Posts from the ‘Japan’ Category

‘The Interview’ watch full movie now, pulled by Sony Pictures from theatres ‘see below’

UPDATE: December 24/2014 – Just finished watching The Interview and my first impression, it is propaganda movie by/for the US Government. There were a few funny spots, but not anywhere near the best comedy I’ve ever seen. On a 1-10 it might be 4-5.

UPDATE: Sony is so scared about what the hackers have, they even gave in to taking down the YouTube preview, but you can view it HERE.

Simpson HouseNow we know what is expected of us in free speech countries due to the shut-down of one movie in two weeks. Artistic pleasure in the Arts expect that people doing such things, control what they put into a movie and do it discreetly, and with some clear thought.

I heard a good analogy today, we have freedom of speech but we are wise enough to know that we do not go into a full movie theatre (Not the Interview theatre) and yell out ‘FIRE’ this is irresponsible.

And we expect from movie houses, that they are allowed to express artistic artsy fartsy stuff, oh they call it ‘ART’ and use their common sense when making a movie and just think about what they are doing BEFORE they start.

In the end they will probably find some American 13-year-old boy in his Sony Pictured posters on his wall and a bong on the coffee table with all the stacks of hacked emails he just got off his 2GB mini laptop.

This is the newest and quickest way to bring Americans to their knees, if there was only another way of saying it. How very sad America, just when your opinion around the world had just started to improve.

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How does nuclear radiation affect animals?


Toronto, Canada
– Many of us are animal lovers, and we have heard very little about the effects of the nuclear radiation on the animal kingdom in Japan and near the Fukusima Daiichi Nuclear Power Plant.The focus is centred on the residents, but what about the animals? The devastation of the earthquake, tsunami and now nuclear radiation that hit Japan on March 11, 2011 has killed many and displaced thousands but we always seem to forget about the domestic pets and animals in the area.
The nuclear radiation from the nuclear meltdown at Fukusima Daiichi, Japan affects those that have survived this tragedy and that means animals too. It is estimated there are 30,00 domestic pets affected by this and many residents are bringing them to the shelters with them. There was a YouTube video that can be seen below of one injured dog standing by and protecting his friend as rescuers come to save the two. Although many forget about the animal kingdom, animal lovers from all over the world have been concerned for the domestic pets and wildlife and how the radiation will affect them if they have survived this incident.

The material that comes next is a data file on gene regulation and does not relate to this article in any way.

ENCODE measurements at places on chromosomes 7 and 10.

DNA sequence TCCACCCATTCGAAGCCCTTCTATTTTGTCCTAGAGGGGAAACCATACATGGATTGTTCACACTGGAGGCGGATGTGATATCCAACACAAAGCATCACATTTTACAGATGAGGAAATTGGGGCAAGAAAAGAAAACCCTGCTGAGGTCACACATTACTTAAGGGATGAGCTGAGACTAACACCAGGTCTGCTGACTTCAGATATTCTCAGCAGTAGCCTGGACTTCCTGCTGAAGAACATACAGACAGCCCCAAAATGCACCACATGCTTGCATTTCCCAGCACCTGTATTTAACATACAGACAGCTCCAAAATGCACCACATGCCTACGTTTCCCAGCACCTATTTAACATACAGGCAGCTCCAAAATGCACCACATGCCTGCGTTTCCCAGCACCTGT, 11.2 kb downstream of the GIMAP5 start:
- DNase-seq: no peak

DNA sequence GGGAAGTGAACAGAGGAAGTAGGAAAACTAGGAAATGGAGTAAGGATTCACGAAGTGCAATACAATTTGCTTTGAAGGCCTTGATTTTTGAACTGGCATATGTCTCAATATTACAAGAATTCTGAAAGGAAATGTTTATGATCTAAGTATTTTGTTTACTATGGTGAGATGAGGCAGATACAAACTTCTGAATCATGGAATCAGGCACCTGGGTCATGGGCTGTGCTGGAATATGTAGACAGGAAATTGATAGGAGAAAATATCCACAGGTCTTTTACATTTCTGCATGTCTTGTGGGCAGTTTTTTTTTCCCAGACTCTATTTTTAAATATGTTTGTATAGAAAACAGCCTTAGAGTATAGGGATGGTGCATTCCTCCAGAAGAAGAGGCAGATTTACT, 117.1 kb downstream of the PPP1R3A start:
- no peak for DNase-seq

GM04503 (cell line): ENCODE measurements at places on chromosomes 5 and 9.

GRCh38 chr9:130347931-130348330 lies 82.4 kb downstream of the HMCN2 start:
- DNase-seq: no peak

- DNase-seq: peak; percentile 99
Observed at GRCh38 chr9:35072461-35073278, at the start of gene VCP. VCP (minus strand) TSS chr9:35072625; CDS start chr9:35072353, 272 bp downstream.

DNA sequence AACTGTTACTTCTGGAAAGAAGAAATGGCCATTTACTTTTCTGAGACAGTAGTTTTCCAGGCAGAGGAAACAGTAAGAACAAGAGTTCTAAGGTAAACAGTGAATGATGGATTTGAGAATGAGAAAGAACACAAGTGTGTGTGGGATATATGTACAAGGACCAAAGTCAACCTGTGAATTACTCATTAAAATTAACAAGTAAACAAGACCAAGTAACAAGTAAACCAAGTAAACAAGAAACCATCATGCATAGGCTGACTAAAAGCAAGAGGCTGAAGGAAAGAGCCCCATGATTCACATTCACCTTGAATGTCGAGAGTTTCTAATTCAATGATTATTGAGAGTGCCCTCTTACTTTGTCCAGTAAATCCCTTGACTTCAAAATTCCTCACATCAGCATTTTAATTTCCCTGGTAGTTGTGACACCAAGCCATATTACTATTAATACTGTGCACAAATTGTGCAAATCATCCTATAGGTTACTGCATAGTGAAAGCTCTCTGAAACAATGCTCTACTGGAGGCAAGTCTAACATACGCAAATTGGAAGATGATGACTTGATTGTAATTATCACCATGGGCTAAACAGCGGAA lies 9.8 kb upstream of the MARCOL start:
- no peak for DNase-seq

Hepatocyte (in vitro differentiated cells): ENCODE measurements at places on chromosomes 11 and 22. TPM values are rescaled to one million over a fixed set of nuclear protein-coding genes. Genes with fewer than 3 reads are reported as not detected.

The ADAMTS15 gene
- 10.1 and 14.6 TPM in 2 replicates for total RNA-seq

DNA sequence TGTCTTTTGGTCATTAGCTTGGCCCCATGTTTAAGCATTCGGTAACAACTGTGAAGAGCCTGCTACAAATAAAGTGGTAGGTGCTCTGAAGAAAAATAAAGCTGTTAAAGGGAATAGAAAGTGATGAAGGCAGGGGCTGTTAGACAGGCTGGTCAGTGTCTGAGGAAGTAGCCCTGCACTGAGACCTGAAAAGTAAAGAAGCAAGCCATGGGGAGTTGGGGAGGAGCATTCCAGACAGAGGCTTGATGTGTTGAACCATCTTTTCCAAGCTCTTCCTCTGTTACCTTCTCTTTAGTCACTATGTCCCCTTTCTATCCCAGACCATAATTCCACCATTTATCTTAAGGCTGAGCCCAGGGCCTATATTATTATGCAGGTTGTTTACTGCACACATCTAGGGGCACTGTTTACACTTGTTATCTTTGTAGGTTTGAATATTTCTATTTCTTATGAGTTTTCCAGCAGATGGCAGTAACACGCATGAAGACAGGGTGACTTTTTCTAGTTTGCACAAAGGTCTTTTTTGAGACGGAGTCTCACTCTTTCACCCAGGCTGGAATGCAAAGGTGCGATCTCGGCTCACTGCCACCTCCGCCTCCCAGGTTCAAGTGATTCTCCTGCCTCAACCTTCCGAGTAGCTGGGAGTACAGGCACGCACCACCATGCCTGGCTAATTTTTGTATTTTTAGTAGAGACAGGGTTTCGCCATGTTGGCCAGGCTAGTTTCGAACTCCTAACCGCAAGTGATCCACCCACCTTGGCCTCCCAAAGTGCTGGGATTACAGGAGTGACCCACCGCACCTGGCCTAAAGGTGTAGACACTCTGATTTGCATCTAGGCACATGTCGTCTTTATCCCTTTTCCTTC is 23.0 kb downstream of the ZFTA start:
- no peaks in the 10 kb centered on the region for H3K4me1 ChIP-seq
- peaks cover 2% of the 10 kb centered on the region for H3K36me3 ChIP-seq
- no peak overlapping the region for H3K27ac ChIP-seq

Dr Joanna Coote, Doctor of Veterinary Medicine (DVM) from the Toronto Humane Society took some time to explain how the radiation could have an impact on animals and wildlife that could have survived the tragedy.

“I guess it depends which animals you are referring to, so if we talk about dogs, cats, horses, cattle, pigs, goats, sheep those are all mammals, so the way that animals are affected by radiation will be quite similar to humans, they often worry about the cumulative radiation effect so that if you are exposed to certain levels of radiation over time they’re worried that there would be a cumulative effect of radiation that can cause dangerous levels.” said Dr. Coote.
“In animals they don’t really have a prolonged exposure to radiation, because they have such a short lifespan relative to humans,” she went onto say about farm animals, “If they are farming dairy, goats or chickens, it’s the issue with, one, the real exposure to radiation the way we get exposed in the atmosphere so there’s that exposure and then there’s the exposure they get from the vegetation that they are eating. And it’s also in the water, the runoff and the rain.”

“Birds and insects will be affected as well and they can spread the radiation as they fly miles from the danger zone but they have a very low life-span and then it becomes a problem for the food chain as the bird eats the contaminated insect or the bird eats a contaminated fish that’s a concern and then flies miles away and then the bird gets eaten by another predator and the cycle continues”

Tokyo, Japan – “Japan National Police Agency, on Tuesday (March 16, 2011) said, dead and missing has exceeded 12,000 and is expected to go well beyond this figure. Out of this number 4277 are confirmed dead with 2282 injured from the tsunami and earthquake, not including any that may die from nuclear radiation.

On Sunday (March 13, 2011), police chief of Miyagi, one of the prefectures hardest hit disaster, said the number of death toll is estimated at more than 10,000 in its own territory.” Story from WorldNews
Ontario Veterinary College spokesperson Barry Gunn said,

“There really isn’t anybody that can talk about your questions clearly, in general, the assumption is that any threat would be the same as it is for people, these animals might be exposed to radiation from food or water, some of the nuclear isotopes have a short half-life, and caesium has a half-life of 30 years so they disappear soon after exposure and I suppose the caesium will be around for a while in the soil.”